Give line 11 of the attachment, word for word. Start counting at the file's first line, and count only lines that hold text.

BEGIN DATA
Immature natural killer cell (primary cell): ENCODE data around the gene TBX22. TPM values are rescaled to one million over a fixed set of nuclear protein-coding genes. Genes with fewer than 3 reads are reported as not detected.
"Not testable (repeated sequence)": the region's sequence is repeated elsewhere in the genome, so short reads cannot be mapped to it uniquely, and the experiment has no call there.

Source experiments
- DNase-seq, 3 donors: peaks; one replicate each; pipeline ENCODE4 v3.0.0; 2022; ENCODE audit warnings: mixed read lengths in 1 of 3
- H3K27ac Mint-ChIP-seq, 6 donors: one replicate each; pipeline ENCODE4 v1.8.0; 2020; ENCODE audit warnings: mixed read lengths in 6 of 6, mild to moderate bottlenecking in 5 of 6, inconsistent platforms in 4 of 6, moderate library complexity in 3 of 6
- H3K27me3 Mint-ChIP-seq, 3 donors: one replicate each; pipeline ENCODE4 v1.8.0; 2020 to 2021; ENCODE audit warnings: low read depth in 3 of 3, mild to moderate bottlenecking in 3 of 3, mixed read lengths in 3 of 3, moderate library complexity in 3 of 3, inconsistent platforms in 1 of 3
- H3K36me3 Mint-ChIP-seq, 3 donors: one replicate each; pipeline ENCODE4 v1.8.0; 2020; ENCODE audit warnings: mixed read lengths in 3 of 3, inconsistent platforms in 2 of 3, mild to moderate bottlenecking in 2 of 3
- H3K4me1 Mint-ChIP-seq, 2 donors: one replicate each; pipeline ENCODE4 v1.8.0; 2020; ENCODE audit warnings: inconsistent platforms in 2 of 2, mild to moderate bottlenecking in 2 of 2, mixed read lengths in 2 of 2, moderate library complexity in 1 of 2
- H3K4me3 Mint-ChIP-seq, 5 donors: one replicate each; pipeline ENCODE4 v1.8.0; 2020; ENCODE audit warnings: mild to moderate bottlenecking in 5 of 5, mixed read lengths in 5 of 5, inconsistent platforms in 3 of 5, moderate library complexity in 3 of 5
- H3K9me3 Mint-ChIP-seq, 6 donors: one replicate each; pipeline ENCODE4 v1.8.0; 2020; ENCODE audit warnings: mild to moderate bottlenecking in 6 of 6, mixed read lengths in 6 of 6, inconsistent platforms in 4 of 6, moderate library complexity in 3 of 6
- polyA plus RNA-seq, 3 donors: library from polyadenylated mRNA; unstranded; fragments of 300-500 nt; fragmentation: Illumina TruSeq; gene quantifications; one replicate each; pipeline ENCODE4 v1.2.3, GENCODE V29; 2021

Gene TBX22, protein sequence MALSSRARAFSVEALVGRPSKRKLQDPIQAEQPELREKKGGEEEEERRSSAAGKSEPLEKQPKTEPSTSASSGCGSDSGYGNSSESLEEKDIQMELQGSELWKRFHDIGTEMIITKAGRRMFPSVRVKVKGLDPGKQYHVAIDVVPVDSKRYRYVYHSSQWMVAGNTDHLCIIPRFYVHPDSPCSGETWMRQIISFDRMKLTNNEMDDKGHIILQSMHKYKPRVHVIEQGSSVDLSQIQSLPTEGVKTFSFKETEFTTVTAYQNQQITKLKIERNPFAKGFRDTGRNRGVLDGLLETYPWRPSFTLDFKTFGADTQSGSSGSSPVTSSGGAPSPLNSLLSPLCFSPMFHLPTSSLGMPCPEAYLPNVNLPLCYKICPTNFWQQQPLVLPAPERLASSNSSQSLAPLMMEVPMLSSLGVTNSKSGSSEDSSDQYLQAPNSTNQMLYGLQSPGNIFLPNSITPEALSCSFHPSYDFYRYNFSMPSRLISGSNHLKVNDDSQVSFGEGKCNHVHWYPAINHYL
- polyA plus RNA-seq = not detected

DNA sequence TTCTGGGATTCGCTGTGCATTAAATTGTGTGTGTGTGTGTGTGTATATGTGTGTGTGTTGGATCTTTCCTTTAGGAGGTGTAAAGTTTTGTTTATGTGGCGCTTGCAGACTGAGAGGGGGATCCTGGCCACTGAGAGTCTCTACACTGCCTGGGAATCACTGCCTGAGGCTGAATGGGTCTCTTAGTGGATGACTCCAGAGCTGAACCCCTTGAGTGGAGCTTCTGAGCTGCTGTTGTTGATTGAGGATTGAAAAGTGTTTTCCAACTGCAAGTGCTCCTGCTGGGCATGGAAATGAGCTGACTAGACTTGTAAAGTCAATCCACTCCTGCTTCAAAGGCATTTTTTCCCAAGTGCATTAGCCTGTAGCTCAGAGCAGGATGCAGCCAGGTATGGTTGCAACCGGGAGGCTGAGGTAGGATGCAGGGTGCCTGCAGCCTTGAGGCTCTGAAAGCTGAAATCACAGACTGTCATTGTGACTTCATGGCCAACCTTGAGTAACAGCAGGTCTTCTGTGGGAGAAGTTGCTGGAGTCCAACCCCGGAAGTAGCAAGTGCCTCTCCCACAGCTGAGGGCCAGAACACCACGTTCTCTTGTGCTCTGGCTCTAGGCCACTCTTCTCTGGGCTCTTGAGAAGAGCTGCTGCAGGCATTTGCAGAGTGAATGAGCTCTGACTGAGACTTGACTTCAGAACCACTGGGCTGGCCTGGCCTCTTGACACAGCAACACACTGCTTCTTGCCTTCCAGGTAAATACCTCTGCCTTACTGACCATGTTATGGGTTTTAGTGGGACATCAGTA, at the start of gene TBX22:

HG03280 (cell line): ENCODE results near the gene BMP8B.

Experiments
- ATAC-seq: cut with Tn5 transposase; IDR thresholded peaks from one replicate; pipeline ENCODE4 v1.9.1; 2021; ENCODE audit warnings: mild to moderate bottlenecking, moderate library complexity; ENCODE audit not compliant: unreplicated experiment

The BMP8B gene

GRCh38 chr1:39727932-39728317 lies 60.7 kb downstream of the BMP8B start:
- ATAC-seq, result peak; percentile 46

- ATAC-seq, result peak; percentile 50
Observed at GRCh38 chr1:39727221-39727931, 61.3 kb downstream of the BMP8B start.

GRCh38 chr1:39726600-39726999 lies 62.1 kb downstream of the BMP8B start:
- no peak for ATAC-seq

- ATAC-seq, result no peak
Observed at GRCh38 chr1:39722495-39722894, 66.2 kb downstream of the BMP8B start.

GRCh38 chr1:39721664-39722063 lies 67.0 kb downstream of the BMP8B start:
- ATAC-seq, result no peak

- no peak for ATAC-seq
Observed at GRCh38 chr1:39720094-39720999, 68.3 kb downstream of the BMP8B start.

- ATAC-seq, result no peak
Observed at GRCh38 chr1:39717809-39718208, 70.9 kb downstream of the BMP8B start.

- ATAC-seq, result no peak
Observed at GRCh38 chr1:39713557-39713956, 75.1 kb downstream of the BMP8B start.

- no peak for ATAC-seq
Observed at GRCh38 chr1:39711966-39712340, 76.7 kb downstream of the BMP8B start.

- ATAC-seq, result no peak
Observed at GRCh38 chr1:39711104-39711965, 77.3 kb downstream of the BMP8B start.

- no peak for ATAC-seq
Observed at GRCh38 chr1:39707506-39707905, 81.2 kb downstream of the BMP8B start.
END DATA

- polyA plus RNA-seq, 3 donors: library from polyadenylated mRNA; unstranded; fragments of 300-500 nt; fragmentation: Illumina TruSeq; gene quantifications; one replicate each; pipeline ENCODE4 v1.2.3, GENCODE V29; 2021